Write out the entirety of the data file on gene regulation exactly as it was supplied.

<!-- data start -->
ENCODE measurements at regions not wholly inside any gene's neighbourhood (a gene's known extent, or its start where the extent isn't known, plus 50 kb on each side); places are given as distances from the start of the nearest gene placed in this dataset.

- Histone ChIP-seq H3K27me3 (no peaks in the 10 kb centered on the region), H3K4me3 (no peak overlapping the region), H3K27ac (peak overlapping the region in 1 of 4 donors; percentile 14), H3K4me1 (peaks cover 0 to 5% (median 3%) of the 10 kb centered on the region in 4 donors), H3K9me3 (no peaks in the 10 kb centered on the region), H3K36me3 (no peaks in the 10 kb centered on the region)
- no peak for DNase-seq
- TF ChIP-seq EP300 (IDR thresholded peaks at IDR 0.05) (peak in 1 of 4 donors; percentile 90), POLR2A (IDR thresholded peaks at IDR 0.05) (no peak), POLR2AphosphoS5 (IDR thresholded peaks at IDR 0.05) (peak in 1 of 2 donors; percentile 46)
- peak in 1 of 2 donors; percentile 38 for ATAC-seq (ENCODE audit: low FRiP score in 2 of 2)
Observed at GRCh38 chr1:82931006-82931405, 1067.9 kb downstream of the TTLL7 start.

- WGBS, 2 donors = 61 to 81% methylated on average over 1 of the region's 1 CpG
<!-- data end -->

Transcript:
ENCODE measurements at regions not wholly inside any gene's neighbourhood (a gene's known extent, or its start where the extent isn't known, plus 50 kb on each side); places are given as distances from the start of the nearest gene placed in this dataset.

- Histone ChIP-seq H3K27me3 (no peaks in the 10 kb centered on the region), H3K4me3 (no peak overlapping the region), H3K27ac (peak overlapping the region in 1 of 4 donors; percentile 14), H3K4me1 (peaks cover 0 to 5% (median 3%) of the 10 kb centered on the region in 4 donors), H3K9me3 (no peaks in the 10 kb centered on the region), H3K36me3 (no peaks in the 10 kb centered on the region)
- no peak for DNase-seq
- TF ChIP-seq EP300 (IDR thresholded peaks at IDR 0.05) (peak in 1 of 4 donors; percentile 90), POLR2A (IDR thresholded peaks at IDR 0.05) (no peak), POLR2AphosphoS5 (IDR thresholded peaks at IDR 0.05) (peak in 1 of 2 donors; percentile 46)
- peak in 1 of 2 donors; percentile 38 for ATAC-seq (ENCODE audit: low FRiP score in 2 of 2)
Observed at GRCh38 chr1:82931006-82931405, 1067.9 kb downstream of the TTLL7 start.

- WGBS, 2 donors = 61 to 81% methylated on average over 1 of the region's 1 CpG